5. Wow so far so good! Loved the interaction between leopard cub and male. It just goes to show how amazing leopards are and how little we do know. The giraffe silhouette was beautiful. I know what you mean about taking notes. I vowed to start taking better notes after my river tour and I couldn't remember names of plants and birds afterwards. Can't wait for the next segment! Very interested in your Mara Triangle time.
  6. I figured they did as I watched the Big Cat Diary series that really is what got me interested in leopards. Johnathan was my favorite presenter he talked like the viewer was an equal not as one who didn't know the difference between a Jaguar and a Leopard.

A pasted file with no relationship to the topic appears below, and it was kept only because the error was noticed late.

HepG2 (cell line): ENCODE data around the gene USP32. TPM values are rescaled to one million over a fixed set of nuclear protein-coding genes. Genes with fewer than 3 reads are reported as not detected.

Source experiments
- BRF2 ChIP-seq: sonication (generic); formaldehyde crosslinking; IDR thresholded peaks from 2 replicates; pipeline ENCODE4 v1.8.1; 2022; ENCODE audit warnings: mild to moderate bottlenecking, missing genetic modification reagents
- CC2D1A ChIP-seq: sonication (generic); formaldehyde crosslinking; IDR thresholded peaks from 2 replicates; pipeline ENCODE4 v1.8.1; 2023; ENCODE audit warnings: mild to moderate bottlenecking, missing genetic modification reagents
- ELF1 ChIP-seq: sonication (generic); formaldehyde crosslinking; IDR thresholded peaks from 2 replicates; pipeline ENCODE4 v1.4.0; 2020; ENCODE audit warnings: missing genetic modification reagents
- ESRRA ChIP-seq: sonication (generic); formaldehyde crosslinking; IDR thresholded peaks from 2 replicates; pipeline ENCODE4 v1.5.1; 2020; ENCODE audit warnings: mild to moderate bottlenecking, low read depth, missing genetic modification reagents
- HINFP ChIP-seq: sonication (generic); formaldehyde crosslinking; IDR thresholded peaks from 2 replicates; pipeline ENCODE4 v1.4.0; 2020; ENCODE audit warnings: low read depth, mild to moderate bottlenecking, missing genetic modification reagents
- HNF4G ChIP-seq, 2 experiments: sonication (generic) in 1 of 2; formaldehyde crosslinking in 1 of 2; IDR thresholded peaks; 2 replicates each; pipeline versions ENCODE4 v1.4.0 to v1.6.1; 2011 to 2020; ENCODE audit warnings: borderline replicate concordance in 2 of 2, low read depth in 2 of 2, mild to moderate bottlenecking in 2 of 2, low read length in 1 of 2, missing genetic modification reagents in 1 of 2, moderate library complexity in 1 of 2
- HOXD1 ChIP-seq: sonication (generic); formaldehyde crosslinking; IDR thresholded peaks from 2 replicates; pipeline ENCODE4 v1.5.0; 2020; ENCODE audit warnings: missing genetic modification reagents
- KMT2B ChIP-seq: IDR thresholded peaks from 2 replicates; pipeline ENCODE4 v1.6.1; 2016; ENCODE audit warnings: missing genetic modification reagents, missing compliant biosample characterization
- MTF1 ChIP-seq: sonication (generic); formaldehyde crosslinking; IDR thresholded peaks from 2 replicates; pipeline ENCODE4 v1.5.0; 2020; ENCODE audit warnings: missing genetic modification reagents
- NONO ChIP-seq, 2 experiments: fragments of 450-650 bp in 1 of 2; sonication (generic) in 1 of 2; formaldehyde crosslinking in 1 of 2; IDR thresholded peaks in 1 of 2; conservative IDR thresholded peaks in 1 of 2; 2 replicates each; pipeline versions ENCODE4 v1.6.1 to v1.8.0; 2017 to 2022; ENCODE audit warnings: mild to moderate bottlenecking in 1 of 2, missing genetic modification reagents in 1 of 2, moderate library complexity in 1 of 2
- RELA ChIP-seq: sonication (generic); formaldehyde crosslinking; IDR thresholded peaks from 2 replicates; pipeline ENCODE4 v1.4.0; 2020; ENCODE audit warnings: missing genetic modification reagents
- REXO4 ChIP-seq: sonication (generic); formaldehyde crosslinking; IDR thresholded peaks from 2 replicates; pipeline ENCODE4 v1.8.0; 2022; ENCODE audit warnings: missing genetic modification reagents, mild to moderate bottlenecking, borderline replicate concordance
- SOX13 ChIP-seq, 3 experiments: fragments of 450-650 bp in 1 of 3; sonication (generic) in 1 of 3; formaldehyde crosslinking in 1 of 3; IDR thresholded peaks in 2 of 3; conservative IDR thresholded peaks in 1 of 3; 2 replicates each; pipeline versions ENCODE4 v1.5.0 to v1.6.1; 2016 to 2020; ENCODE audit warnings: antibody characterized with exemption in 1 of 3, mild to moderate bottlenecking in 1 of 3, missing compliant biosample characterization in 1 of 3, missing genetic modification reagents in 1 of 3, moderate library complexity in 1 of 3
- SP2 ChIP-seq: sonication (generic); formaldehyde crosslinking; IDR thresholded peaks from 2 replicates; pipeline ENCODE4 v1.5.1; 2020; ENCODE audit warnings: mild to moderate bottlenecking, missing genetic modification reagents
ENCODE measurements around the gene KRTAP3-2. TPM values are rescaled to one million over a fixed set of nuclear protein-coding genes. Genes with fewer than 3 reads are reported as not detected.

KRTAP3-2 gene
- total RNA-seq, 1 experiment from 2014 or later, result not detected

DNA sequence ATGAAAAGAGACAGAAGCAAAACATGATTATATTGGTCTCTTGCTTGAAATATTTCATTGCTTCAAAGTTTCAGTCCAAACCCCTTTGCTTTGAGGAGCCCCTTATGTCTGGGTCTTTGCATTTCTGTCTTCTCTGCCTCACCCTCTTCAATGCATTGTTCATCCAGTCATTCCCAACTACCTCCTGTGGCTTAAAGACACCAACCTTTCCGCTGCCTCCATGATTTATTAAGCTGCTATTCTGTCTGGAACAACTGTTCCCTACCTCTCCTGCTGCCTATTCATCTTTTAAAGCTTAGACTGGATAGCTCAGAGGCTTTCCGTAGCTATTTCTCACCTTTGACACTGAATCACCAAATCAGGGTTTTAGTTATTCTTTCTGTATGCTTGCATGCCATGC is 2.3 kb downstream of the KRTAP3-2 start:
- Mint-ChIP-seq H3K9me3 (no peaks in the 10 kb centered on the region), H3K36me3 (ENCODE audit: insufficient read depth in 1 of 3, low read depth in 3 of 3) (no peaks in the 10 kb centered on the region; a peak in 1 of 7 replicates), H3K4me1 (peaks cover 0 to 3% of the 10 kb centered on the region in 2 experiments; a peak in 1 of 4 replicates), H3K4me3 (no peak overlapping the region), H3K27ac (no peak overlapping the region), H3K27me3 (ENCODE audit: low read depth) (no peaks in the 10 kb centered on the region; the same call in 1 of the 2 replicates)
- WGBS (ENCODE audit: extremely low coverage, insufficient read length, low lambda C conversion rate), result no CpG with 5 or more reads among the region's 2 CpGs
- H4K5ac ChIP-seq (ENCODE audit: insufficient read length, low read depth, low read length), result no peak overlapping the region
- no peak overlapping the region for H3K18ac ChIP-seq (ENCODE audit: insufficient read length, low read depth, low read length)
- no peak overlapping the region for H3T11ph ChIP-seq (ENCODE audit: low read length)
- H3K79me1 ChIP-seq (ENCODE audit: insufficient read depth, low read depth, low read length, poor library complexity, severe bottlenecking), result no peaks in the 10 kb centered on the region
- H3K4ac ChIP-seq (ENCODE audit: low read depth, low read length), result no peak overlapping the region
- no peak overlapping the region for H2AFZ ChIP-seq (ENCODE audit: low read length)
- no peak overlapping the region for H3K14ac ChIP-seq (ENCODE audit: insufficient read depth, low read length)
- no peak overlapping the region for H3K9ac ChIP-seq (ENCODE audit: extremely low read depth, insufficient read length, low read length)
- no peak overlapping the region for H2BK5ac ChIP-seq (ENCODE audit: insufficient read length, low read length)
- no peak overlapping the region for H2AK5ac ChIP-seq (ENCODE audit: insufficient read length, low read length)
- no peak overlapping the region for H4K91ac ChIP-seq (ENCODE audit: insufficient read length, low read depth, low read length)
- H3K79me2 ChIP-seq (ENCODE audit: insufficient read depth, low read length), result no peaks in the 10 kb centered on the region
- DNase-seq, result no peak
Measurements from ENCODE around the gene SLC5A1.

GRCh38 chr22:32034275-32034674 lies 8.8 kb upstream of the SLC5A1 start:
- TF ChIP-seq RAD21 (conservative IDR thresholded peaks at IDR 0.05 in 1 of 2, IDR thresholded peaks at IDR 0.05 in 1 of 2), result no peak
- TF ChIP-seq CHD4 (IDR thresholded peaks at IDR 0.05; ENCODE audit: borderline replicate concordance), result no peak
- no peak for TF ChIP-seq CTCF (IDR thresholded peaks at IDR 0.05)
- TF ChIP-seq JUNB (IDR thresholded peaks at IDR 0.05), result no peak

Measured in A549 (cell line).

7. I actually did a post about safariLive and WildEarth. They are one in the same. It's a bit of a comprehensive rundown of what it is. That really stinks that you are so limited to what you can view on the web. That doesn't help when you want to learn about a subject in further detail or see the work of others. I'm glad my explanations are helping you. @Tom Kellie
  8. @Tom Kellie If you look in my signature, "Leopards of the Mara" is my Facebook group that I started once I learned that safariLive would be heading there in May. I wanted to know what characters we could potentially see. It focuses only on Mara leopards and those found in the conservancies. I do not run the Leopards of the Sabi Sand or Kruger groups. Those were created a long time ago. I talk about leopards of the northern Sabi Sands, because those are the leopards I know intimately, because of safariLive.